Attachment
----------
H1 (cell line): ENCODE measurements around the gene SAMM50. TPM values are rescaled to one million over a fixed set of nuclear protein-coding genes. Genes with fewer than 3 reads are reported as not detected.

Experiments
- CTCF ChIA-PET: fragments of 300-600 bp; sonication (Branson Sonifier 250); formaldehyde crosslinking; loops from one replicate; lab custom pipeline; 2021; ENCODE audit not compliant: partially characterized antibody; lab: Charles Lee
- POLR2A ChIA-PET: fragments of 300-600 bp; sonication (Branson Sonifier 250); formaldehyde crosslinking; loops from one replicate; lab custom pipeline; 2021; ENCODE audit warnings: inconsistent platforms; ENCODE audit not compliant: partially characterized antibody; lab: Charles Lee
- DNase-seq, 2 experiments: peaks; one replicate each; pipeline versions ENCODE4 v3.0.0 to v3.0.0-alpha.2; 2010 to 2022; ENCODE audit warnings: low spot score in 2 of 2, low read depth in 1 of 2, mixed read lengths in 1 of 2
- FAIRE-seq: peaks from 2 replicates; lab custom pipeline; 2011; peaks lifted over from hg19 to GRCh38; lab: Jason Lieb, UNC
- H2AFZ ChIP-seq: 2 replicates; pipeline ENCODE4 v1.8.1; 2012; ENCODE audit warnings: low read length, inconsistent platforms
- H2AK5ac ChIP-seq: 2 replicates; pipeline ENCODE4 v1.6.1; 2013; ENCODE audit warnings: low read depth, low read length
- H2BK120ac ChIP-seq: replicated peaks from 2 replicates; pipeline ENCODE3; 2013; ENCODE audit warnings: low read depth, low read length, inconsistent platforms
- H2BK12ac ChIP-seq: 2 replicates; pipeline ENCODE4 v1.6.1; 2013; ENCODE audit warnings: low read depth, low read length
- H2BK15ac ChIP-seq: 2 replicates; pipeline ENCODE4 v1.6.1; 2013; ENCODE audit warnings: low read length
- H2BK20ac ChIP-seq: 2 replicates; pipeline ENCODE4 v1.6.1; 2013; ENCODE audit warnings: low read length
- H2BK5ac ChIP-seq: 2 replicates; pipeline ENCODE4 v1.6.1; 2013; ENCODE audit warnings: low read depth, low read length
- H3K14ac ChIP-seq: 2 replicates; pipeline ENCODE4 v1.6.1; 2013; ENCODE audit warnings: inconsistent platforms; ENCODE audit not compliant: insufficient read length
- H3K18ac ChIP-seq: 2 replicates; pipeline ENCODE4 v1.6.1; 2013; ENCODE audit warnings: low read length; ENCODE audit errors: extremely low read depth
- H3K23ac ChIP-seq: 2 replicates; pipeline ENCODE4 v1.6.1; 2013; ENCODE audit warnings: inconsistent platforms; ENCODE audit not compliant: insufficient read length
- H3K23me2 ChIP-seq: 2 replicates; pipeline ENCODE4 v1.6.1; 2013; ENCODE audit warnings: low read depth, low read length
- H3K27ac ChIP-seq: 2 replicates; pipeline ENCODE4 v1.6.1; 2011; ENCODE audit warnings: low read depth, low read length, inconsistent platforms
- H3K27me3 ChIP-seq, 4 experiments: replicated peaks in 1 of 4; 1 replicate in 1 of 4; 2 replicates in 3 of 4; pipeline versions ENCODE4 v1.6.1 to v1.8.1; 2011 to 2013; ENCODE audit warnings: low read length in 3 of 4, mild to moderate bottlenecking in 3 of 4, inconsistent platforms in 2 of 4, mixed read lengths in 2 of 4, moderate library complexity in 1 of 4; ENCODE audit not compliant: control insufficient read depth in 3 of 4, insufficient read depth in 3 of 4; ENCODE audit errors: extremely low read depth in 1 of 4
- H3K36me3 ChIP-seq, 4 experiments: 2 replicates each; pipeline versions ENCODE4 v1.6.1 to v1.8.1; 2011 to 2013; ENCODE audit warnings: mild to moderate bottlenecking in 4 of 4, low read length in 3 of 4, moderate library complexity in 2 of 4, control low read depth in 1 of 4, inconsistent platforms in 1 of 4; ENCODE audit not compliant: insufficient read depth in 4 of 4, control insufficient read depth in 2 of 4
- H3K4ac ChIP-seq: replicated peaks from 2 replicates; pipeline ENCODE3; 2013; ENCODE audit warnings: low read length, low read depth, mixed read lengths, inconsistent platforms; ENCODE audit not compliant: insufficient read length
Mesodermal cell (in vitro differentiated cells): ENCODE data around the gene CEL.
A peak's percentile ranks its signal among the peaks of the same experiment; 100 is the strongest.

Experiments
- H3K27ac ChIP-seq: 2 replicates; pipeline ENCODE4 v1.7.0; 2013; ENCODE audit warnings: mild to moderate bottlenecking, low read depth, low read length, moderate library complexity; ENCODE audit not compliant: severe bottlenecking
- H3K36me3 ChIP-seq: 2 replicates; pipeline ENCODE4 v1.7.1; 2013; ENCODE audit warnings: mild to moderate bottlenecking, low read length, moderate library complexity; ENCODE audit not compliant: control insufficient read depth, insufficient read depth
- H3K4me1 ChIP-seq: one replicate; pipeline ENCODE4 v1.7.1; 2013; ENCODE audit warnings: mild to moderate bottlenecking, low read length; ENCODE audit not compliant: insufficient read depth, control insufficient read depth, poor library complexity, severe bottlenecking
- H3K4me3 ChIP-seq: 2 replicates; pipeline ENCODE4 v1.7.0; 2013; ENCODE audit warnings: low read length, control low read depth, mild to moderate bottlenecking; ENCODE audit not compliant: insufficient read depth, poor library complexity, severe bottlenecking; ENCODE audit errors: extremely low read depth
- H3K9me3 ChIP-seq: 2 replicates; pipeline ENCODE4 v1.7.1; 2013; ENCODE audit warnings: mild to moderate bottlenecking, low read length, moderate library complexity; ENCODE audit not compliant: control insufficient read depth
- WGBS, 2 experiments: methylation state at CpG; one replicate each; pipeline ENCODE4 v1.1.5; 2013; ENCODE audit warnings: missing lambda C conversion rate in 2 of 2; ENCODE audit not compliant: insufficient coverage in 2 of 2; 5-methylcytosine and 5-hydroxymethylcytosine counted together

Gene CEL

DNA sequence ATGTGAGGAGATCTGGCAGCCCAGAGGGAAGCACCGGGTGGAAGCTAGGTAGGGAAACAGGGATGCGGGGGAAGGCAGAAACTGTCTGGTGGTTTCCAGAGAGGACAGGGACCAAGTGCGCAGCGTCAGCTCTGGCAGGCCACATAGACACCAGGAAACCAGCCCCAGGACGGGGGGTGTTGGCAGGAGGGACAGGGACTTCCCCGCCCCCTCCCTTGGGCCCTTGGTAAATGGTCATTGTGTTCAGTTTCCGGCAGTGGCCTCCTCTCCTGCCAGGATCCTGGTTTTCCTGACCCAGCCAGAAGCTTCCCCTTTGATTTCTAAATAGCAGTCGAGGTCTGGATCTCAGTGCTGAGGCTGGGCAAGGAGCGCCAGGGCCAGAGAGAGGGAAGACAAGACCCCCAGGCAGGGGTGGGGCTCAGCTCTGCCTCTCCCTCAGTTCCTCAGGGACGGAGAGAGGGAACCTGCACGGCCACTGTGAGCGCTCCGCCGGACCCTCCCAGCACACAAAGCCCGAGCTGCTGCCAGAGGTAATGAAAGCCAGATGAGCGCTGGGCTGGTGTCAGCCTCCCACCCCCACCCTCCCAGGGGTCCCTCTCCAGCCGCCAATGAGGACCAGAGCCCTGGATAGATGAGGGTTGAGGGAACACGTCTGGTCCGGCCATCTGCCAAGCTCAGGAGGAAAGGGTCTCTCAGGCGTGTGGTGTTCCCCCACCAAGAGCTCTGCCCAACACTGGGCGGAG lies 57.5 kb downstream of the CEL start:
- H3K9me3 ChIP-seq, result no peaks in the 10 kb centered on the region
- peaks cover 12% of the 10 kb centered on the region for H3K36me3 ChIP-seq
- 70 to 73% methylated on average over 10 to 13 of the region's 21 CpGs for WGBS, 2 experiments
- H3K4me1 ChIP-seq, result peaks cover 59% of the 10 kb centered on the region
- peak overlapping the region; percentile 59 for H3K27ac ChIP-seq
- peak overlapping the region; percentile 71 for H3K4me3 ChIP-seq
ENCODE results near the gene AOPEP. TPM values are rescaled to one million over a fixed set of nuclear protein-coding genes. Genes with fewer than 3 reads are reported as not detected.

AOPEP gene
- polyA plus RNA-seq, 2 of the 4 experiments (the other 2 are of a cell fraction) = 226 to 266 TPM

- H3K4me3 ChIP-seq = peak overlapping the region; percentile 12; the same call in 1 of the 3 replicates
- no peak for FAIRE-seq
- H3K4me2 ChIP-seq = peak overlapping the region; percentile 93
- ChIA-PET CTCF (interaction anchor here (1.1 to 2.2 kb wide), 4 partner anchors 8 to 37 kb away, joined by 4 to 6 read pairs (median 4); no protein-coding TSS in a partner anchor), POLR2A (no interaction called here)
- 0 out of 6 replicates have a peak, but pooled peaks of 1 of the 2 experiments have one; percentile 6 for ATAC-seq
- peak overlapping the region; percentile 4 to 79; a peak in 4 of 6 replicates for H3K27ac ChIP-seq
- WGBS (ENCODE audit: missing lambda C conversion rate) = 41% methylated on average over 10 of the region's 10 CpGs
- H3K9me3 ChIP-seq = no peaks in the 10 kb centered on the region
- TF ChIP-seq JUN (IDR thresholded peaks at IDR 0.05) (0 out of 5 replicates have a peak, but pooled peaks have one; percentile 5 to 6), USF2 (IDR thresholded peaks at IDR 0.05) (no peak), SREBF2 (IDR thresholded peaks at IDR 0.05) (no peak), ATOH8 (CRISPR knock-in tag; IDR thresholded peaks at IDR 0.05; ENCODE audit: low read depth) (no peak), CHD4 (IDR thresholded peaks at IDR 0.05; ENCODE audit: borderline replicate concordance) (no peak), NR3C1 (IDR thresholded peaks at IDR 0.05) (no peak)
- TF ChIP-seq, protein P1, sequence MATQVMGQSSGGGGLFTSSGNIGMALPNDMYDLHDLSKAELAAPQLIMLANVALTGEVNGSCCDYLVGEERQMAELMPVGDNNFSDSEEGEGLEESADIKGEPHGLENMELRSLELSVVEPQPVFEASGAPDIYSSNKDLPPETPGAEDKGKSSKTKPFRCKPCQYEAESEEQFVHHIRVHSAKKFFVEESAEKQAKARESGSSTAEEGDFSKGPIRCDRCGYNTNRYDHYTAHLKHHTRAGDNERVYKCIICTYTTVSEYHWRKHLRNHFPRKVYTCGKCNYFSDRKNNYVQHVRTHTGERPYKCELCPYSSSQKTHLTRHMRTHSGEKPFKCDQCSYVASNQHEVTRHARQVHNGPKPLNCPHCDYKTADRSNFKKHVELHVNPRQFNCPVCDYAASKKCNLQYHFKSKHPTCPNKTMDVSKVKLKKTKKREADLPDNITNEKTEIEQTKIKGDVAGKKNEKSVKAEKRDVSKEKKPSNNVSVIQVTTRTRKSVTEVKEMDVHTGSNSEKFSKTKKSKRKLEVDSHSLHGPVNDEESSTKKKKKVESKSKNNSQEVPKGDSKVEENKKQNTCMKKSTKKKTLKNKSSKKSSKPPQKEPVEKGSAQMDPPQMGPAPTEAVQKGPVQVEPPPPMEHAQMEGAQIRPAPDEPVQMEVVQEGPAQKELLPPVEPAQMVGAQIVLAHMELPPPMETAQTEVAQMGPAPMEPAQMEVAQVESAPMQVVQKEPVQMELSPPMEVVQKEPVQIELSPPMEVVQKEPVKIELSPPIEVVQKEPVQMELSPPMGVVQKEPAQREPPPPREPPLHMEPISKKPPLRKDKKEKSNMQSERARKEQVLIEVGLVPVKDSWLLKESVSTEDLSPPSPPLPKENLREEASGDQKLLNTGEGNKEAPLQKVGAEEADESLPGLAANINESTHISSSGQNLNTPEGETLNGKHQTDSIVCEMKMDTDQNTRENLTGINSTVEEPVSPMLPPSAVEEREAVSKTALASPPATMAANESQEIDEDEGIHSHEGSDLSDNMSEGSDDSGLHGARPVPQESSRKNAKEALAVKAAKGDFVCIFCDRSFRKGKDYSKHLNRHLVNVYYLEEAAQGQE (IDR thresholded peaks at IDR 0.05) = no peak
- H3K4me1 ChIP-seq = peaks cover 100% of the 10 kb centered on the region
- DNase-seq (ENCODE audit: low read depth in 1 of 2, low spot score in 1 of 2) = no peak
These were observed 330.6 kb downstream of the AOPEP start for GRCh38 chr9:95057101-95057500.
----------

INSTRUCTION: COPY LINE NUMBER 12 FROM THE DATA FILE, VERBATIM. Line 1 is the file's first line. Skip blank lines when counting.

- H2BK20ac ChIP-seq: 2 replicates; pipeline ENCODE4 v1.6.1; 2013; ENCODE audit warnings: low read length